Due to consistent structural improvements, BWSC experiences one of the lowest rates of water main breaks for a large utility in the country.
Boston was incorporated as a town in 1630 and later as a city in 1822. Boston is home to New Englandís oldest and largest water and sewer systems and it is one of the oldest in the country. As Boston became a more popular place to live, the town (and later the city) needed to identify and establish a safe, reliable and healthy water and sewer system. Four major factors have promoted the development of the water and sewer systems to its present day capacity and configuration.
|Main Drainage Map|
First, the expansion of the city limits. Boston grew from a peninsula of 1.2 square miles to its present size of 47.8 square miles through annexation and land reclamation. Second, Boston experienced a steady increase in population and economic growth. When the first public water supply was introduced in 1848, the city had a population of about 127,000 and in 1877, the original sewer system was built in response to growing public health concerns. Presently, the population of Boston is around 590,000. Thirdly, because of this growing population, water consumption continued to increase, forcing city planners to identify new sources of water in the western section of the state. And finally, provisions for a fire protection system were sorely needed. The downtown business district of early Boston was constructed of wooded framed dwellings and businesses and particularly vulnerable to fires.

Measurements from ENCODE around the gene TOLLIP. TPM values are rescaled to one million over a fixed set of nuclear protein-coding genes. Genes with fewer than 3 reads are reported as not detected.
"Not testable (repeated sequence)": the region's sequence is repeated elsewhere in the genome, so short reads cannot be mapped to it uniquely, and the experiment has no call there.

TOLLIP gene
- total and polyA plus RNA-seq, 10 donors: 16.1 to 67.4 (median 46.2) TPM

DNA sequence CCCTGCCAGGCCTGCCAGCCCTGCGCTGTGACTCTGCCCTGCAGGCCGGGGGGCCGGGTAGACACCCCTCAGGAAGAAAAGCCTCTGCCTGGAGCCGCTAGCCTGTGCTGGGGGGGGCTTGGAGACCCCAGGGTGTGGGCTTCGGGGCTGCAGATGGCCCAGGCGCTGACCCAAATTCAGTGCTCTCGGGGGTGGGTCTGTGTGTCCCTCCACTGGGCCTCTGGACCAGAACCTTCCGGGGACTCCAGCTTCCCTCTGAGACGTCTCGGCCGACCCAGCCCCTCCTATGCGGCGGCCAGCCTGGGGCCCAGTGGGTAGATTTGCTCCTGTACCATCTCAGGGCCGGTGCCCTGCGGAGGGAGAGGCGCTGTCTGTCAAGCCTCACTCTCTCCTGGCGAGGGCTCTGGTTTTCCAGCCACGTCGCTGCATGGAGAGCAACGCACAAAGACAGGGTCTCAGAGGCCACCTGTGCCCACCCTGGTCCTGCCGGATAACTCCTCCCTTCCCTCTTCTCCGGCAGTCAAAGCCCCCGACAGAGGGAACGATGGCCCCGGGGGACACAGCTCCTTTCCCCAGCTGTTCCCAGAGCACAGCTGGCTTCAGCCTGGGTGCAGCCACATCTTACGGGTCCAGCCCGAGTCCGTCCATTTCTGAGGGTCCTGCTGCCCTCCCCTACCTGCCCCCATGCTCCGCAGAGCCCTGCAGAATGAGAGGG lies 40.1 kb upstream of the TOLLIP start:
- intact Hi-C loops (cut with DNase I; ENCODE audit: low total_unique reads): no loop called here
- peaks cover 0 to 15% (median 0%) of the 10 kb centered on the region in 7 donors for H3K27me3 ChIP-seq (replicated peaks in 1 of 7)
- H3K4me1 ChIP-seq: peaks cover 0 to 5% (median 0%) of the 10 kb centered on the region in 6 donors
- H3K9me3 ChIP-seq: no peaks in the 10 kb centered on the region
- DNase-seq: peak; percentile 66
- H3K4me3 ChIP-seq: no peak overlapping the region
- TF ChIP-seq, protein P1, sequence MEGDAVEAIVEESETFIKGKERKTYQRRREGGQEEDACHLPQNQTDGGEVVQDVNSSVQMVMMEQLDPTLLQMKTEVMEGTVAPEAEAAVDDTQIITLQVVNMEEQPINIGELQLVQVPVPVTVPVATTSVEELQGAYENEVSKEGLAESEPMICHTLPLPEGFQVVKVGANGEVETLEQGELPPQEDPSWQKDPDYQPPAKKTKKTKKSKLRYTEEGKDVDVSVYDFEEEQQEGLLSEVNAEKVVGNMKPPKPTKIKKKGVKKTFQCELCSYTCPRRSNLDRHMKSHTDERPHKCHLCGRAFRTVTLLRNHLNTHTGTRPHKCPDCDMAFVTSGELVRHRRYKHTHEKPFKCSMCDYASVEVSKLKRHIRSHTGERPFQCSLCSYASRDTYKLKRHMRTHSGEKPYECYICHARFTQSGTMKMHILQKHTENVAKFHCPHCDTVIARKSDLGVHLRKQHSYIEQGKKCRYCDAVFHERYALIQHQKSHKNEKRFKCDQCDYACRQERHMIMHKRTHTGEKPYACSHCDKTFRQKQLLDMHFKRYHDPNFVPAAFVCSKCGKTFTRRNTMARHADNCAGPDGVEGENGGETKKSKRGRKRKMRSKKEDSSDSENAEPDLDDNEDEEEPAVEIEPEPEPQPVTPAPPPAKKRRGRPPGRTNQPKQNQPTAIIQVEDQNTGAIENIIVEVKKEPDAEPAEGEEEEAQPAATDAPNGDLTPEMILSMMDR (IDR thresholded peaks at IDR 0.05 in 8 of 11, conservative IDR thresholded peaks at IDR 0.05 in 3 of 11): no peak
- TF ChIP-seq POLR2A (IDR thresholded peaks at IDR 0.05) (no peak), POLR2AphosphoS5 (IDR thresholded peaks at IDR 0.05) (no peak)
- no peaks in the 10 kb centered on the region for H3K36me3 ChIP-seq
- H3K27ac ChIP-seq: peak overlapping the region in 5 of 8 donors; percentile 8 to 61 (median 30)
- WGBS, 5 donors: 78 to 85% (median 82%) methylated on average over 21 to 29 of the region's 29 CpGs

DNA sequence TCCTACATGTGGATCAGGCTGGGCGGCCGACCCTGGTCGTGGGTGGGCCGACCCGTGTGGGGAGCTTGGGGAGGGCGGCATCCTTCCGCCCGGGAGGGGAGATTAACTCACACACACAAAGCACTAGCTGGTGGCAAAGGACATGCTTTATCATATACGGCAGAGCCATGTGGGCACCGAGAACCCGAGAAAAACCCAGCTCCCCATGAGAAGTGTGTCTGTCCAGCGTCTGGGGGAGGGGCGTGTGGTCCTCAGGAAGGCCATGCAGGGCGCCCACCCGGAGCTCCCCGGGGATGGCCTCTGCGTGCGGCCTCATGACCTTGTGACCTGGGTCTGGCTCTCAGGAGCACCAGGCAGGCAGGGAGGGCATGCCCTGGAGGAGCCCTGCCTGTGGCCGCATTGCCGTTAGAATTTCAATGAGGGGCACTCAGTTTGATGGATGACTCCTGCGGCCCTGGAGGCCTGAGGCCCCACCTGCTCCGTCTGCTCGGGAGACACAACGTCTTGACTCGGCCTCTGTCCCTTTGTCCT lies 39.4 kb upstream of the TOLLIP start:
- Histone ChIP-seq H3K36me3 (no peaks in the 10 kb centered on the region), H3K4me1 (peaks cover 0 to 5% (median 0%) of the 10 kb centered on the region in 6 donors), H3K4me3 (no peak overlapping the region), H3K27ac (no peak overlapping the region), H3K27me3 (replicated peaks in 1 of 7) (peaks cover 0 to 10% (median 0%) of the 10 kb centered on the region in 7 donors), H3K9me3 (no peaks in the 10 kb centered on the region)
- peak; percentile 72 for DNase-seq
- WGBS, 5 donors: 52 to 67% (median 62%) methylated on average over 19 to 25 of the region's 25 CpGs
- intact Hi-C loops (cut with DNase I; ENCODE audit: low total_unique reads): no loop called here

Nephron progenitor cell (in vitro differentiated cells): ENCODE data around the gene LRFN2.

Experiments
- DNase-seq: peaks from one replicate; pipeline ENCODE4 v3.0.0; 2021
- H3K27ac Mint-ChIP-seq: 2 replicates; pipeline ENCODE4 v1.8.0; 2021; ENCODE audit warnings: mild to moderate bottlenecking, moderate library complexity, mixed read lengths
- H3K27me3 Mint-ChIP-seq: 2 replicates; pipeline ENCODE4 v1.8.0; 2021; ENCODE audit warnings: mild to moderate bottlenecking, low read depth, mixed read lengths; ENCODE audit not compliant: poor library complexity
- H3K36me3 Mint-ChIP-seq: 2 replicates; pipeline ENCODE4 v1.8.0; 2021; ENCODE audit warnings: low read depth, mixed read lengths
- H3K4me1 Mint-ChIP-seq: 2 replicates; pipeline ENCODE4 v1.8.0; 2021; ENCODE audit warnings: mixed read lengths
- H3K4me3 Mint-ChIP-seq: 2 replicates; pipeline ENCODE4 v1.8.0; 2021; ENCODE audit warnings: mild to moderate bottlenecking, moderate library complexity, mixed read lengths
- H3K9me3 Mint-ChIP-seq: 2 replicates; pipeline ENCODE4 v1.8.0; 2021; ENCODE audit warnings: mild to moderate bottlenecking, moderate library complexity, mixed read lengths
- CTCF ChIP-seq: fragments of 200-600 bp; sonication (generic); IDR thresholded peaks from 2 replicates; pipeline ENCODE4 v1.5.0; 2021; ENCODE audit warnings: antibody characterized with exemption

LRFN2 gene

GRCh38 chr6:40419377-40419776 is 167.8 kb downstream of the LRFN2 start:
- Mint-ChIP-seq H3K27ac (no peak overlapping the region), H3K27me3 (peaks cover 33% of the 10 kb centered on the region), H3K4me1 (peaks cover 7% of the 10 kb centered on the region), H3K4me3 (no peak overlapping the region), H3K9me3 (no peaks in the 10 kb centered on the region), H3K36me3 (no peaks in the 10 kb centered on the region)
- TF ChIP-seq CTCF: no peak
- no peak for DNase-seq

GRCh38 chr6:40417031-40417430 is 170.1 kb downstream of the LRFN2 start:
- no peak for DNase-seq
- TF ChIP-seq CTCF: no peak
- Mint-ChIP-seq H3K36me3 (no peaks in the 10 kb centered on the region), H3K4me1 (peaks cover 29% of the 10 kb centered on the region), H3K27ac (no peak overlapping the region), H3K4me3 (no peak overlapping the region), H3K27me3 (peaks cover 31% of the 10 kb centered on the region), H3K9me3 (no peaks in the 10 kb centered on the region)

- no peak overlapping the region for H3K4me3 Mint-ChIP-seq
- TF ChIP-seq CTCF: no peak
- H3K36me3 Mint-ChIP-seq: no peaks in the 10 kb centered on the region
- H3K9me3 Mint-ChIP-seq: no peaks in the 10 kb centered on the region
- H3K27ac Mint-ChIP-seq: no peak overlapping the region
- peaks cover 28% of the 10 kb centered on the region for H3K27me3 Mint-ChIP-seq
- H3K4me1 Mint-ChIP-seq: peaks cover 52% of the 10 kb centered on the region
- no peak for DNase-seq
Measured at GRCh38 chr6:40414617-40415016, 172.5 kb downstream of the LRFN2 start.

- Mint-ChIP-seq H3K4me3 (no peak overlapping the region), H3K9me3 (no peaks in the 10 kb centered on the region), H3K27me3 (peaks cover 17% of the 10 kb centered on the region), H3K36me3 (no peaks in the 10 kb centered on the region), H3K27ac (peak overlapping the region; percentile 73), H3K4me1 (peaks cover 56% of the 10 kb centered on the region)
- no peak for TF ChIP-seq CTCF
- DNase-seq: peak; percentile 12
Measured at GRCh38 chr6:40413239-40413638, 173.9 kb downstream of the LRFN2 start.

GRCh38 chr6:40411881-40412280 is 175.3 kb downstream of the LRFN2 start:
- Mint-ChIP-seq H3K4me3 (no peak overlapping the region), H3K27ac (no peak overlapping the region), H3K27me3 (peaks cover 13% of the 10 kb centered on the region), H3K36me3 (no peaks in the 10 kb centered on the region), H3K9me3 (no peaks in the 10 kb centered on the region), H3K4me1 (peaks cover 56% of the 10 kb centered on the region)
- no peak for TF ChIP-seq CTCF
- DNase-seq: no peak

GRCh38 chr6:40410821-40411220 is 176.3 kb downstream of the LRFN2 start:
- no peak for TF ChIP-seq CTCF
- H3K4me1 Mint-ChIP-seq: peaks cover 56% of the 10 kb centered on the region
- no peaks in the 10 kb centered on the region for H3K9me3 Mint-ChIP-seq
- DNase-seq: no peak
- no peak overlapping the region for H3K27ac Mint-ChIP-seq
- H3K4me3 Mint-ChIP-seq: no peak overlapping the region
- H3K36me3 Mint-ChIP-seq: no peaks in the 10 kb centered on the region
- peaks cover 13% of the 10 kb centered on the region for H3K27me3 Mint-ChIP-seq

|Chelsea Creek Steel Cylinder 1900|
The water and sewer systems have a long and interesting history and development, and they are a tribute to the resourcefulness and commitment of many people. Today, these systems are run by the Boston Water and Sewer Commission (BWSC), which was created to maintain and improve the quality and reliability of water and sewer services in Boston.
The following pages are separated into two sections: Water System and Sewer System. Within these sections, you will find a description of the present-day water and sewer systems, the histories of the water and sewer systems, and how water is distributed and consumed. Within the sewer section you will learn how wastewater is collected, treated and discharged. And finally, there are sections on combined sewer overflows (CSOís) as well as the stormwater system. These sections provide an overall picture of Bostonís past and present water and sewer systems.